- The Social Security Administration is inviting banks and other lenders to join a real-time electronic system to verify that credit applicants' names match their Social Security numbers. The effort aims to help banks curb synthetic identity fraud, which can happen when fraudsters apply for credit cards using Social Security numbers that aren't in use.
- Lenders have until July 31 to enroll. But participating, businesses will have to pay to help build the verification service. The Social Security Administration has to have 50% of startup costs funded before it can develop the portal, which it said it hopes to roll out in June 2020 to a limited number of users, then expand six months later. Lenders may pay up to $5 million to be part of the initial group, based on the entity’s annual number of transactions.
- Congress required the Social Security Administration to begin developing the verification system for banks last year under a law signed by President Donald Trump. The agency has required consumers to give handwritten consent to let lenders confirm identities. And banks have paid a one-time $5,000 enrollment charge plus a fee every time they look up someone. Social Security numbers were created as a recordkeeping measure for government benefits but have expanded to serve as a unique personal identifier.
A Federal Reserve report this month called synthetic identity fraud the fastest-growing financial crime in the U.S. That type of fraud cost lenders $6 billion in 2016, business consultant Auriemma Group reported.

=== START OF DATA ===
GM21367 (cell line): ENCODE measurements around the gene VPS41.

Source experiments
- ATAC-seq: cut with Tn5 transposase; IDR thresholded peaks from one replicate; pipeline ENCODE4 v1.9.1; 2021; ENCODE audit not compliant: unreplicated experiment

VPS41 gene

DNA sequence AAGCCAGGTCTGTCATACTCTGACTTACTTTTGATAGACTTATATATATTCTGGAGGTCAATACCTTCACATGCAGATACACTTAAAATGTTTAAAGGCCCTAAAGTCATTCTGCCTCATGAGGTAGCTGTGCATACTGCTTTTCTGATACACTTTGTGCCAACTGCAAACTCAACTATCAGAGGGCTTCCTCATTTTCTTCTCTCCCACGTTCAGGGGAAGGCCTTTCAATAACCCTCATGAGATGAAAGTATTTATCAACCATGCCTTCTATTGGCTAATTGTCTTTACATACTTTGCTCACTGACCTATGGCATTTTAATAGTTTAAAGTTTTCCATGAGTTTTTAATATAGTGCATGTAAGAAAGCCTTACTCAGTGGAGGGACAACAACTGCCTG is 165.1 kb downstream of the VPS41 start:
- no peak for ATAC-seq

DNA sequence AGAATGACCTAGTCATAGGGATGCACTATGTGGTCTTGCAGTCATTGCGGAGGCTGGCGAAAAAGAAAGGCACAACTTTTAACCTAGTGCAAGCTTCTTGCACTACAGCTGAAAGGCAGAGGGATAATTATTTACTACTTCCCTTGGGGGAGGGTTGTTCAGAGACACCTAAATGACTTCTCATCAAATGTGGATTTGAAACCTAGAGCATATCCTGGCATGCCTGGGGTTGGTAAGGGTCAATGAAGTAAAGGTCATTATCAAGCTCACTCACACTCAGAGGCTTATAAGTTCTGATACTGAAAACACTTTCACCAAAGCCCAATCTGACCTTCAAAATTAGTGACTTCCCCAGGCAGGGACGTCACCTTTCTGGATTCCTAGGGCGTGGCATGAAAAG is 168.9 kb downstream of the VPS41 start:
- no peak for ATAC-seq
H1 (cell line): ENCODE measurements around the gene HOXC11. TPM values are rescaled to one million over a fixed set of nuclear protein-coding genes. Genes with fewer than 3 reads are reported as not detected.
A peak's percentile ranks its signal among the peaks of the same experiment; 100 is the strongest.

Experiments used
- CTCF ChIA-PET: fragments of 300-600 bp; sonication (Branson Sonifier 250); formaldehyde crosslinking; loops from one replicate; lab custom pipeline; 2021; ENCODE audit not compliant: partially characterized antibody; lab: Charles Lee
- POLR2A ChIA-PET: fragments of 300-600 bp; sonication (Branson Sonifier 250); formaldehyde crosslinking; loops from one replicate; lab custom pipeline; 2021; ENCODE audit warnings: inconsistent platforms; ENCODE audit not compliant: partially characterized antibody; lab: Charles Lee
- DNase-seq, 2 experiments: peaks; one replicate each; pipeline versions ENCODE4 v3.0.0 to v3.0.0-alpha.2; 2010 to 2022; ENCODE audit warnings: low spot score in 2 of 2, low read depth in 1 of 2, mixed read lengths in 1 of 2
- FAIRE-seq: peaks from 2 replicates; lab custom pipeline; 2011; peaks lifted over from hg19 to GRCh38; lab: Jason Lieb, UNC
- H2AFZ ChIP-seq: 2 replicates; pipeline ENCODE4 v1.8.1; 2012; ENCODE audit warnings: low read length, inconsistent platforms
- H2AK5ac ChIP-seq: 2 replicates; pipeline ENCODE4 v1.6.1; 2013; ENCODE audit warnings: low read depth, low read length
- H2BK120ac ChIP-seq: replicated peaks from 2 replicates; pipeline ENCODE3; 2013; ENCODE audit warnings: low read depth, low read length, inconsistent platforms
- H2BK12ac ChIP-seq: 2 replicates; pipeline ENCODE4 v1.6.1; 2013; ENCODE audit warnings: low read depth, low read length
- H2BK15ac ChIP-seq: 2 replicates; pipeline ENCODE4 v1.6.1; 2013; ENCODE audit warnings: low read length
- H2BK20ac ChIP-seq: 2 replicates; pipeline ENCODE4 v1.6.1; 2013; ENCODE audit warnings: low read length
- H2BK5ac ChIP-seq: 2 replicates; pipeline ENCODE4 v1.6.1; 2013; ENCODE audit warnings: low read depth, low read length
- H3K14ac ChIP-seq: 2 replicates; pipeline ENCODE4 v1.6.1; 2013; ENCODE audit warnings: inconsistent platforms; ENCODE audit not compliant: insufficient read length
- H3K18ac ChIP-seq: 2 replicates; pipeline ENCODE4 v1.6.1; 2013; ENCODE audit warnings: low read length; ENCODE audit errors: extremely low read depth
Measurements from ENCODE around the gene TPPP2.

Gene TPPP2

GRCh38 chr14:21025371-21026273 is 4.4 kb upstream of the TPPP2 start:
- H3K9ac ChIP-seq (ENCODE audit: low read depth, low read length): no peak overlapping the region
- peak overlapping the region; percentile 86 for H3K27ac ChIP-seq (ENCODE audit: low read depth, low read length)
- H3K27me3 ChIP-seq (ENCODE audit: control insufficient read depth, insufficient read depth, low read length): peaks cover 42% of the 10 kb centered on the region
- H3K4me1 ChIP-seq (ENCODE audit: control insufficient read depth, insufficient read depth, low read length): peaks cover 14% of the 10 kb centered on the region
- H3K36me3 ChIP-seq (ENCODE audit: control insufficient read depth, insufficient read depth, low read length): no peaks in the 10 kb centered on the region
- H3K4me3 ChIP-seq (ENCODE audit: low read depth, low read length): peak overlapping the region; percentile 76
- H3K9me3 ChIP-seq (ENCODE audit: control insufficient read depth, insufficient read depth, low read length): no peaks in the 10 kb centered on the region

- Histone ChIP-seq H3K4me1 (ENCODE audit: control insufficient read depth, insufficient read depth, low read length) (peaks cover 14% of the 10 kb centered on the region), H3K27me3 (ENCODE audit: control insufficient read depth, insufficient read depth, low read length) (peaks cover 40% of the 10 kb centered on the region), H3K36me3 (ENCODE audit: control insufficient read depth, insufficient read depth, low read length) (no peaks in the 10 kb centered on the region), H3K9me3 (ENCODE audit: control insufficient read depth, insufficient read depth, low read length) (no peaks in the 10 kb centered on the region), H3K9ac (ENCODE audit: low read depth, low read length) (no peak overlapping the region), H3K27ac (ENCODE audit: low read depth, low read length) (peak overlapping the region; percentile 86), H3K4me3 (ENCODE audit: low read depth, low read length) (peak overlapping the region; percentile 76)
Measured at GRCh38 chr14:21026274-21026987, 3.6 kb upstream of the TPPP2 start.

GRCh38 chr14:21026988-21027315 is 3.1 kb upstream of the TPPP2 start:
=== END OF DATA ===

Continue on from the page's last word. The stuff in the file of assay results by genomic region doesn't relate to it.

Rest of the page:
The Federal Reserve encourages banks to help prevent synthetic identity fraud. U.S. prosecutors in New York last month alleged that 11 people participated in a scheme using synthetic identities to charge $3 million on lines of credit from banks including JPMorgan Chase & Co. and Synchrony Financial between 2013 and 2017, according to Bloomberg News.
Synthetic identity fraud is often a years-long process. Those committing fraud may pay monthly credit card bills under a false identity for years as credit limits build. Then, they max out the cards without intending to repay the debt.
Lenders that want to participate in the verification system must fill out Form SSA-157 (with additional Form SSA-157s for other financial institutions they service) according to included instructions.